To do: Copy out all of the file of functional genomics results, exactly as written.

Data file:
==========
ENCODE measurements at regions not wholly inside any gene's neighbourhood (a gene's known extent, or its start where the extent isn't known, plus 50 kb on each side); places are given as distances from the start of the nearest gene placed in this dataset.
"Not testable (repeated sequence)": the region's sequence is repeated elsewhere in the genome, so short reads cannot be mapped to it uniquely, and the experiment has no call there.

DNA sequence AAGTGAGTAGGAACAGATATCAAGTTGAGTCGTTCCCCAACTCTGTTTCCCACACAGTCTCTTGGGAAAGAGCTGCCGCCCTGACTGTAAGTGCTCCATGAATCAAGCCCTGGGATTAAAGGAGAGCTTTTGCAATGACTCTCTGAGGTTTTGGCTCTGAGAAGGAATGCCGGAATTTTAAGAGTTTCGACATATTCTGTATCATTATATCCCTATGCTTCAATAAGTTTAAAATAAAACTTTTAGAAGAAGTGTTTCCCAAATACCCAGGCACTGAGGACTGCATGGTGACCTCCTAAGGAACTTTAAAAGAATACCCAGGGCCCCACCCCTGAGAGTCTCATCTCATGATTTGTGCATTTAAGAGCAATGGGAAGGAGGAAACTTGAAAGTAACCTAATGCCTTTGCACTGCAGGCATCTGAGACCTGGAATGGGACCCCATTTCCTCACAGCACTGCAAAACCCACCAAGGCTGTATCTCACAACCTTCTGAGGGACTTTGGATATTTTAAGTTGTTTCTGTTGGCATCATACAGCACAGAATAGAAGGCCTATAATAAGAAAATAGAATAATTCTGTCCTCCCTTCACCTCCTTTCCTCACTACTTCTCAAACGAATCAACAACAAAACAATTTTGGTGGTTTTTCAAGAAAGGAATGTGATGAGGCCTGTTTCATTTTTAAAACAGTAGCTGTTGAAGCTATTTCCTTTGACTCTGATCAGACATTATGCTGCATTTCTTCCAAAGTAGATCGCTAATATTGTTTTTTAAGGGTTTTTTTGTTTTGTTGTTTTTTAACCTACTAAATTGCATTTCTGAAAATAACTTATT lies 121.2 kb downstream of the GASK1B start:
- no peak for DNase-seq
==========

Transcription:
ENCODE measurements at regions not wholly inside any gene's neighbourhood (a gene's known extent, or its start where the extent isn't known, plus 50 kb on each side); places are given as distances from the start of the nearest gene placed in this dataset.
"Not testable (repeated sequence)": the region's sequence is repeated elsewhere in the genome, so short reads cannot be mapped to it uniquely, and the experiment has no call there.

DNA sequence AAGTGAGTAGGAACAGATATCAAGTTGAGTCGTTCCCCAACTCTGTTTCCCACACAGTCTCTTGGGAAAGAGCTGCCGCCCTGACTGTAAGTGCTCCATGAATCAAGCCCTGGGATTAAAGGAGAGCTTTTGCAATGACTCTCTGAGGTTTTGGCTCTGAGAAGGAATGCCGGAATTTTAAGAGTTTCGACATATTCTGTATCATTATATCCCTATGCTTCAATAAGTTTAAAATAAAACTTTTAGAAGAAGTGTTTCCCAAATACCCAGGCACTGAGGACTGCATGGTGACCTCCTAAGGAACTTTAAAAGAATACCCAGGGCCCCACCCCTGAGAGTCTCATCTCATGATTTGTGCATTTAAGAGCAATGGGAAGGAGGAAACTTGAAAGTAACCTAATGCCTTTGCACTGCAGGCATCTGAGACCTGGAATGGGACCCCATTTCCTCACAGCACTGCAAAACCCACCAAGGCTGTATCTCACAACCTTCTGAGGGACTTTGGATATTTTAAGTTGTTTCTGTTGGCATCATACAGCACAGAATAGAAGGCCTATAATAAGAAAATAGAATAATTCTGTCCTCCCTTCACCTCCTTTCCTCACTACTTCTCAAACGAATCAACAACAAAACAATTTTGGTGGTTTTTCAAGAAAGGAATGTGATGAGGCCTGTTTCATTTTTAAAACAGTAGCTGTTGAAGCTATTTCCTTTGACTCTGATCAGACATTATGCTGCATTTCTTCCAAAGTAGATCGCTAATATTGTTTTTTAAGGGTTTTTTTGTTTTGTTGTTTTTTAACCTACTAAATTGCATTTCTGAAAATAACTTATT lies 121.2 kb downstream of the GASK1B start:
- no peak for DNase-seq